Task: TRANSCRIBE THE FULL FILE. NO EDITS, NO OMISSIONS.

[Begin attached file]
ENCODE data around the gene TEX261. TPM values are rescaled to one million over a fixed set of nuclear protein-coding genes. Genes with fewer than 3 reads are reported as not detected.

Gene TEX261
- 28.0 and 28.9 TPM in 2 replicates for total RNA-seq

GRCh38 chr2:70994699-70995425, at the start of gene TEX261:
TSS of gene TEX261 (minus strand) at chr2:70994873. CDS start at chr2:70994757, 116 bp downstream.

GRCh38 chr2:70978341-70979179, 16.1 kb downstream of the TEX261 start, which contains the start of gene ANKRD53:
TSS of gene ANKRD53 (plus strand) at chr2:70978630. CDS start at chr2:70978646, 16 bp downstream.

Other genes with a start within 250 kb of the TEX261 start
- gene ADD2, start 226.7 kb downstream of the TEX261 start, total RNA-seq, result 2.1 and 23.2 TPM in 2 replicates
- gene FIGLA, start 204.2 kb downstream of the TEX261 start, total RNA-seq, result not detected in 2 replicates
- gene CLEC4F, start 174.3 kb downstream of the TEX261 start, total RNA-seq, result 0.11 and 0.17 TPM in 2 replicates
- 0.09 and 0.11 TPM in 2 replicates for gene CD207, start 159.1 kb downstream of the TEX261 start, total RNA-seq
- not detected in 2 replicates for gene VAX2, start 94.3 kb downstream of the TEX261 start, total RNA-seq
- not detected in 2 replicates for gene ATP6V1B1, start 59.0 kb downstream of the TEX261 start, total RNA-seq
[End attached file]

ENCODE data around the gene TEX261. TPM values are rescaled to one million over a fixed set of nuclear protein-coding genes. Genes with fewer than 3 reads are reported as not detected.

Gene TEX261
- 28.0 and 28.9 TPM in 2 replicates for total RNA-seq

GRCh38 chr2:70994699-70995425, at the start of gene TEX261:
TSS of gene TEX261 (minus strand) at chr2:70994873. CDS start at chr2:70994757, 116 bp downstream.

GRCh38 chr2:70978341-70979179, 16.1 kb downstream of the TEX261 start, which contains the start of gene ANKRD53:
TSS of gene ANKRD53 (plus strand) at chr2:70978630. CDS start at chr2:70978646, 16 bp downstream.

Other genes with a start within 250 kb of the TEX261 start
- gene ADD2, start 226.7 kb downstream of the TEX261 start, total RNA-seq, result 2.1 and 23.2 TPM in 2 replicates
- gene FIGLA, start 204.2 kb downstream of the TEX261 start, total RNA-seq, result not detected in 2 replicates
- gene CLEC4F, start 174.3 kb downstream of the TEX261 start, total RNA-seq, result 0.11 and 0.17 TPM in 2 replicates
- 0.09 and 0.11 TPM in 2 replicates for gene CD207, start 159.1 kb downstream of the TEX261 start, total RNA-seq
- not detected in 2 replicates for gene VAX2, start 94.3 kb downstream of the TEX261 start, total RNA-seq
- not detected in 2 replicates for gene ATP6V1B1, start 59.0 kb downstream of the TEX261 start, total RNA-seq